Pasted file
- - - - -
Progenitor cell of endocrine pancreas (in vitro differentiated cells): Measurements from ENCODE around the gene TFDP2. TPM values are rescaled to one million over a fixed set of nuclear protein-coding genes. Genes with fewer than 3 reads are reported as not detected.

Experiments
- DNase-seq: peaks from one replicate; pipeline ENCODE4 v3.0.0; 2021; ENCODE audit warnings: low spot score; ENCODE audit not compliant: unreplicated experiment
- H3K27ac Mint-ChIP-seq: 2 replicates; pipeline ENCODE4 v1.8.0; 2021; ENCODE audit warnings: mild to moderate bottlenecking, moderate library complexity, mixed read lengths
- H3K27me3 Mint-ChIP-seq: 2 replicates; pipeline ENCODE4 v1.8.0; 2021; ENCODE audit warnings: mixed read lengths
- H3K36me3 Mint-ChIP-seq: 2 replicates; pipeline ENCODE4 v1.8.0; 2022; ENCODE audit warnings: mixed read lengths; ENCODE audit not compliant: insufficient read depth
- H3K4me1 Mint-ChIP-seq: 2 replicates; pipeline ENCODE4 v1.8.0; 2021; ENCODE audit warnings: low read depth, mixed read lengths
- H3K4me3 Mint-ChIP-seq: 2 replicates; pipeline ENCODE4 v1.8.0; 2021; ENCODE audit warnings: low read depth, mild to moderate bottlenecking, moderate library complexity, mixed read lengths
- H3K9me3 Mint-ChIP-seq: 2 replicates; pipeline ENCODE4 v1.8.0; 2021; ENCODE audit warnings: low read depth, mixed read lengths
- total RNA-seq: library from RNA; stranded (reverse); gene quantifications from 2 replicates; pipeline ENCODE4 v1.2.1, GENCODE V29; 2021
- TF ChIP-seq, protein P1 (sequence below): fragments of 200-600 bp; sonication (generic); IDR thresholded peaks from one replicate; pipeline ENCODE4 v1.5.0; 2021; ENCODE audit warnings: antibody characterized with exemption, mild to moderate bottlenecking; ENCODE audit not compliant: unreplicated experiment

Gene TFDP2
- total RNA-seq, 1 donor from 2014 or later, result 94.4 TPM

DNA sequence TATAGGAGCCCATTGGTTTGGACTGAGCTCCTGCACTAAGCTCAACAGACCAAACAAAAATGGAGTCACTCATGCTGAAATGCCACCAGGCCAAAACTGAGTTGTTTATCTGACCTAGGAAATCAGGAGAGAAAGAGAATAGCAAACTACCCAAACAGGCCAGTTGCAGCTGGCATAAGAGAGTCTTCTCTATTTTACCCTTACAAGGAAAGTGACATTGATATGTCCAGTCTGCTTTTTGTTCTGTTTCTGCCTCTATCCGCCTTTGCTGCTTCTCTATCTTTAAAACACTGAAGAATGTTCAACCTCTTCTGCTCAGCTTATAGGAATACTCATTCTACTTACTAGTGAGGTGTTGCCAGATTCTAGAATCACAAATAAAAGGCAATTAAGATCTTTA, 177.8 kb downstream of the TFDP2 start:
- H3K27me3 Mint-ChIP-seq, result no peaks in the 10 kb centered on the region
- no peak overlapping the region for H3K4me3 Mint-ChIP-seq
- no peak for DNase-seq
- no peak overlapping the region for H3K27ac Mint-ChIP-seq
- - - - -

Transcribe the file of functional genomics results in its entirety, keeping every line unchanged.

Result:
Progenitor cell of endocrine pancreas (in vitro differentiated cells): Measurements from ENCODE around the gene TFDP2. TPM values are rescaled to one million over a fixed set of nuclear protein-coding genes. Genes with fewer than 3 reads are reported as not detected.

Experiments
- DNase-seq: peaks from one replicate; pipeline ENCODE4 v3.0.0; 2021; ENCODE audit warnings: low spot score; ENCODE audit not compliant: unreplicated experiment
- H3K27ac Mint-ChIP-seq: 2 replicates; pipeline ENCODE4 v1.8.0; 2021; ENCODE audit warnings: mild to moderate bottlenecking, moderate library complexity, mixed read lengths
- H3K27me3 Mint-ChIP-seq: 2 replicates; pipeline ENCODE4 v1.8.0; 2021; ENCODE audit warnings: mixed read lengths
- H3K36me3 Mint-ChIP-seq: 2 replicates; pipeline ENCODE4 v1.8.0; 2022; ENCODE audit warnings: mixed read lengths; ENCODE audit not compliant: insufficient read depth
- H3K4me1 Mint-ChIP-seq: 2 replicates; pipeline ENCODE4 v1.8.0; 2021; ENCODE audit warnings: low read depth, mixed read lengths
- H3K4me3 Mint-ChIP-seq: 2 replicates; pipeline ENCODE4 v1.8.0; 2021; ENCODE audit warnings: low read depth, mild to moderate bottlenecking, moderate library complexity, mixed read lengths
- H3K9me3 Mint-ChIP-seq: 2 replicates; pipeline ENCODE4 v1.8.0; 2021; ENCODE audit warnings: low read depth, mixed read lengths
- total RNA-seq: library from RNA; stranded (reverse); gene quantifications from 2 replicates; pipeline ENCODE4 v1.2.1, GENCODE V29; 2021
- TF ChIP-seq, protein P1 (sequence below): fragments of 200-600 bp; sonication (generic); IDR thresholded peaks from one replicate; pipeline ENCODE4 v1.5.0; 2021; ENCODE audit warnings: antibody characterized with exemption, mild to moderate bottlenecking; ENCODE audit not compliant: unreplicated experiment

Gene TFDP2
- total RNA-seq, 1 donor from 2014 or later, result 94.4 TPM

DNA sequence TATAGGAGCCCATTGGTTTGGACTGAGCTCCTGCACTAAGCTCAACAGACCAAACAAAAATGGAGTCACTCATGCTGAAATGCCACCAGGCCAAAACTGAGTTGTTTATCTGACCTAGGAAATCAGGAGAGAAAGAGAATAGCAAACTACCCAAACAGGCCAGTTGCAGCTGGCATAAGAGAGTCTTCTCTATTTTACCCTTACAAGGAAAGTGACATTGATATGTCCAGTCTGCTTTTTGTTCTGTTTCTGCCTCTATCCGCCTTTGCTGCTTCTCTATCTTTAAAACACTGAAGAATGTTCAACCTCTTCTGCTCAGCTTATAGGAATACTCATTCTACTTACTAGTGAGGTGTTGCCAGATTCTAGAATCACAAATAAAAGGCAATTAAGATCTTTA, 177.8 kb downstream of the TFDP2 start:
- H3K27me3 Mint-ChIP-seq, result no peaks in the 10 kb centered on the region
- no peak overlapping the region for H3K4me3 Mint-ChIP-seq
- no peak for DNase-seq
- no peak overlapping the region for H3K27ac Mint-ChIP-seq